{
unsigned char	slot;	//
int				value;

// Check for low temperature/high A/D counts "off the table"
{
slot = 0;					// use the first two slots
}
// Check for high temperature/low A/D counts "off the table"
{
slot = table_entries - 2;	// use the last two slots
}
// "In" the table.  Find the correct slot.
else
{
slot = 0;
{
slot++;
}
}
//
//	Calculate the temperature using starting "slot" and linear interpolation
//	with the next value.
(*(table_temp + slot + 1) - *(table_temp + slot)) /
*(table_temp + slot)
);
#if 1
if (value < TEMP_TOO_LOW)
{
value = TEMP_NA;
}
if (value > TEMP_TOO_HIGH)
{
value = TEMP_NA;
}
#endif
return ((unsigned char)value);
}

```

Interesting note is that I kept the table values small, so I was able to use vanilla 16-bit arithmetic.

Is my result good to three significant digits? Probably very near to that. At least as good IMO as the accuracy of the raw input signal. As good as your high-order equation? Dunno. I'd have to dig out my old Numerical Analysis test and look at your equation and figure out what the e term would be after all that manipulation of floats.

## Attachment(s): linear.jpg

You can put lipstick on a pig, but it is still a pig.

I've never met a pig I didn't like, as long as you have some salt and pepper.

Quote:
The float isn't limited by the hardware like an int

Depends on what you actually mean by this. An int32 is the same regardless of the actual computing platform but an int is implementation dependent - on the AVR and many other 8 and 16 bit cpus it is 16 bits, on other platforms it may be 32 or even 64 bits.
Similarly with a float.

This is what a given compiler gives you - nevertheless you are only limited by the available compute time and memory as to what precision calculations you want to do. Many scientific calcs use only a four bit processor and calculate in bcd.

For those of us that were taught math before the universal adoption of the electronic calculator, floating point is familiar as we were always dealing with a mantissa and exponent.

Bignoob wrote:
how I should deal with this stuff

If that is really what you want to know, use Horner's rule
with float coefs={ -1.203E-12, 3.279E-9, -3.598E-6, 0.002009, 0.6809, 146.8 };
Bignoob wrote:
I might have

`x=1023^7/1000000`

So I could break this down into parts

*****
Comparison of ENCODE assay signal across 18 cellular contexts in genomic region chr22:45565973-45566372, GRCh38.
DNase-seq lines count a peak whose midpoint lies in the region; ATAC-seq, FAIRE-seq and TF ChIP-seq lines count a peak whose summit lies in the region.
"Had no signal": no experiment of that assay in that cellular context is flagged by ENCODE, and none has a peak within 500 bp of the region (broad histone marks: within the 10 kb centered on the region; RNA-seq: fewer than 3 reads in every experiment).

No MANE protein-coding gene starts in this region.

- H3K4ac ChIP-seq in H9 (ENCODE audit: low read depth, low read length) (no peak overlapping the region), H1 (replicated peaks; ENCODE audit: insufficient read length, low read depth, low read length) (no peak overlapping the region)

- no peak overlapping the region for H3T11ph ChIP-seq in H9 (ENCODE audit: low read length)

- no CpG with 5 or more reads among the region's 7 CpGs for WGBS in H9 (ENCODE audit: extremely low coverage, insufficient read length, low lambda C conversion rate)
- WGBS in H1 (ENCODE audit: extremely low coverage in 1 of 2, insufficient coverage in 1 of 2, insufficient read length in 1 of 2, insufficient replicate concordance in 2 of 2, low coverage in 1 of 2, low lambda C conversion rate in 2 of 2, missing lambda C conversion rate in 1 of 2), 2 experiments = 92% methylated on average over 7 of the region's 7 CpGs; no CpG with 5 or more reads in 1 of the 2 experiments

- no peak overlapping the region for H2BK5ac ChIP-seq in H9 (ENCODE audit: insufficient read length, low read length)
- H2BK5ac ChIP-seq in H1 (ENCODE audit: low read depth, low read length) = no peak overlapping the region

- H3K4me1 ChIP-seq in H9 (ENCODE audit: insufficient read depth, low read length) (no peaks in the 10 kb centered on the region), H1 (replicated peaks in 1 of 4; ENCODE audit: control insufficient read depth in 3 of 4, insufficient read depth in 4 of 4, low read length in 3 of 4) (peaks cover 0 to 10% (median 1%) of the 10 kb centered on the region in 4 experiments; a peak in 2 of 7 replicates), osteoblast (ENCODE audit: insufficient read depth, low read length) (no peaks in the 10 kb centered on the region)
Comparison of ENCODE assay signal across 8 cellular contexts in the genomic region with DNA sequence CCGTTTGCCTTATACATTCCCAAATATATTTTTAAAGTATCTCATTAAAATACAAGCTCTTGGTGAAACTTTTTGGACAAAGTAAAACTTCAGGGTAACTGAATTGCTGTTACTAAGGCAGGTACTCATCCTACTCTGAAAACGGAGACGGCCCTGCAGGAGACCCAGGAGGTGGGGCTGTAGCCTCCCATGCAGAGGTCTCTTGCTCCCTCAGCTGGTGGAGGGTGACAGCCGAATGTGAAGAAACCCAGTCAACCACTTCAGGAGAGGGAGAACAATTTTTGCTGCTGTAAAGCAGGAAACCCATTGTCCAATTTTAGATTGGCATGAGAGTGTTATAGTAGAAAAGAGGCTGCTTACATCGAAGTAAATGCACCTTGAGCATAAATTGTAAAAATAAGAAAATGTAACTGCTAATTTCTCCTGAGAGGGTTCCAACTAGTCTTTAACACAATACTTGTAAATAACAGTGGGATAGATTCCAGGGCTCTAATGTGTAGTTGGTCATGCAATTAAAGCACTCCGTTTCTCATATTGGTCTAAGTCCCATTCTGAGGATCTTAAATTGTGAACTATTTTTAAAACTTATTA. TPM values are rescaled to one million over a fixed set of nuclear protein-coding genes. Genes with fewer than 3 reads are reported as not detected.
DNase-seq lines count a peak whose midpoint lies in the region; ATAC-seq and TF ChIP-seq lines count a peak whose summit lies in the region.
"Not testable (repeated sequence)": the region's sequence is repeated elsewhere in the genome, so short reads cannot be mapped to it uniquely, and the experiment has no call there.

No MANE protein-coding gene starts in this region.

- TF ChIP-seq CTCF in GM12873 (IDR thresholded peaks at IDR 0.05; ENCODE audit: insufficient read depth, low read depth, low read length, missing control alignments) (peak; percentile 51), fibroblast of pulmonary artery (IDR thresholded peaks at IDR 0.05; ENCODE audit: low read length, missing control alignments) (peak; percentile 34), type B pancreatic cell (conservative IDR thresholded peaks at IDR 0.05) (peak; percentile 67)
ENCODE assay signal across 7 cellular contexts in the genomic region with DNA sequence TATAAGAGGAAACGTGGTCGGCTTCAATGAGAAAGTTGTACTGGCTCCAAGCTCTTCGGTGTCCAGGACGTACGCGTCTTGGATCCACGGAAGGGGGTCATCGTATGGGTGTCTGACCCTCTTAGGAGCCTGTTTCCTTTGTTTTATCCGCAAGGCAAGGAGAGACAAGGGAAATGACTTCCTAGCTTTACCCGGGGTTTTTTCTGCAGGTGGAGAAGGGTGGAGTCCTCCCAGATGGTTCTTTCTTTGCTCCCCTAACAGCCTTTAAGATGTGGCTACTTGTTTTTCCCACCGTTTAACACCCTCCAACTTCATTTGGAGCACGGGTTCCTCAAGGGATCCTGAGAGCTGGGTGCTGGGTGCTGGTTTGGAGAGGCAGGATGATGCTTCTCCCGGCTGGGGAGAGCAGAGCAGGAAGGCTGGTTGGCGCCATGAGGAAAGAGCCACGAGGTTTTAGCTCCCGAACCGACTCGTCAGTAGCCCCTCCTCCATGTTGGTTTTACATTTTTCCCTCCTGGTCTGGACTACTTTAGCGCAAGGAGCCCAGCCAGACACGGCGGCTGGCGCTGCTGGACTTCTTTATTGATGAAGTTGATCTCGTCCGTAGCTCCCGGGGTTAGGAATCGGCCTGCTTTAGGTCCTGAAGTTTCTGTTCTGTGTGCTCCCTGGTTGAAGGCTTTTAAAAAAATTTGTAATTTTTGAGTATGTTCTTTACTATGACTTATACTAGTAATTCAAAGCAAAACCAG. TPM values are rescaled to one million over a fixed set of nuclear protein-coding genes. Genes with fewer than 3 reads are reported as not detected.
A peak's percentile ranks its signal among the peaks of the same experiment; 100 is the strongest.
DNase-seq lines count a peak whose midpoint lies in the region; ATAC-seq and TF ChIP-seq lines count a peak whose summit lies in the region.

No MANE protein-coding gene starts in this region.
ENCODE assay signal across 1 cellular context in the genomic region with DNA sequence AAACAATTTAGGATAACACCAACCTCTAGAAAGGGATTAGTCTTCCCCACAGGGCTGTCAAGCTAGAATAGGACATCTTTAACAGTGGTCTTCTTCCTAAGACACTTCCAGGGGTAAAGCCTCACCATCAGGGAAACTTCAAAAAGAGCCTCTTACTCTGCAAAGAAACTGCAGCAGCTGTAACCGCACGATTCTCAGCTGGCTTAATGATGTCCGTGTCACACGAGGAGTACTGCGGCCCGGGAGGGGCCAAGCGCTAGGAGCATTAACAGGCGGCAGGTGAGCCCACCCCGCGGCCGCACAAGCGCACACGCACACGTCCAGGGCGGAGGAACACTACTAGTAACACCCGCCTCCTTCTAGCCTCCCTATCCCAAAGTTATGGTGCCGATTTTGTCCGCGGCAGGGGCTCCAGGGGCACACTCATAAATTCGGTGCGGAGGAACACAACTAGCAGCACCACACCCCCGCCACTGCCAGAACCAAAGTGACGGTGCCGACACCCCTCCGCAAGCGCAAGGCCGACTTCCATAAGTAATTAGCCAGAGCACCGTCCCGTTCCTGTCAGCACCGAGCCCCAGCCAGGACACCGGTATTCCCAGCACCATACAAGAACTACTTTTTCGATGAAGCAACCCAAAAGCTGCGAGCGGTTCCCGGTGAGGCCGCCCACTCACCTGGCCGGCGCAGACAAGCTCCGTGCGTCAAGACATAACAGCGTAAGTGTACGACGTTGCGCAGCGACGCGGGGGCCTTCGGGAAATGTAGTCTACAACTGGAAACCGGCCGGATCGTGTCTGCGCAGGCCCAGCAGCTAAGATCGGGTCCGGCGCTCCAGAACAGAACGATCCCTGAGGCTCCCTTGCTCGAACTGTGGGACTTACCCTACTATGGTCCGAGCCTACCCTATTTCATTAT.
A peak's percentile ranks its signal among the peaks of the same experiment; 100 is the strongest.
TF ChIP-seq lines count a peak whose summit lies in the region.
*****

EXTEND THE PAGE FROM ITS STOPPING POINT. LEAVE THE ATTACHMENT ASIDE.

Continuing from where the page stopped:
`x=((1023^3)/1000)*((1023^4)/1000)`

Don't. There is no need.
This is the kind of thing floating point is for.
1023**7< 2E21 .
C requires float be capable of representing at least 1E37 to one part in 1E7

Iluvatar is the better part of Valar.

But all your figuring goes wrong 'cause 7*13 is 28.

The largest known prime number: 282589933-1

Without adult supervision. Just a side question for this kind of problems.
Are there (in C or ASM) a fast float lib that don't follow
IEEE?
For this kind of caluations a simple int could be used as the fraction and 8 bit for the exp.
That way the 5'th order solution could be done in something like 3000 clk (10 mul and 5 add's).

Ups a small error a mul should take about 40 clk and a add about the same. So about 600 clk. (the other numbers was for a tiny)

Quote:

Are there (in C or ASM) a fast float lib that don't follow
IEEE?

Generally or AVR?

https://gcc.gnu.org/onlinedocs/g...

But I don't know if that can be (or is?) available for AVR-GCC.

N1312 is here:

www.open-std.org/jtc1/sc22/wg14/...

In fact this is IEEE too. The base 2 floats we refer to as IEEE754 are more correctly IEEE754-1985 and later in IEEE754-2008 they added this "decimal" (base 10) support to the existing base 2. So technically it is IEEE too.

BTW early work on decimal floats was done at IBM but they freed it to the public domain here:

http://speleotrove.com/decimal/

(the intention of it is not speed/performance but accuracy - however as it is a "different" implementation it may be more efficient too).

Yes but I want to use 2's complement, so it's faster, and I guess store the high bit in the fragment as 1, (loss one bit, but faster).

There must be at least a DSP lib out there.
Otherwise I have to make it.
I have no need but it could be fun :)

Is Bignoob still around?

I'm investigating an RTD interface for a critically-important project (my smoker ;) ) and came across this Analog Devices app note:
http://www.analog.com/static/imp...

Very interesting is that there are three approaches in a table, corresponding to the three mentioned here:

Quote:
Table 1. Comparison of Linearization Methods
Direct Mathematical Method ...

Single Linear Approximation Method ...

Piecewise Linear Approximation Method ...

You can put lipstick on a pig, but it is still a pig.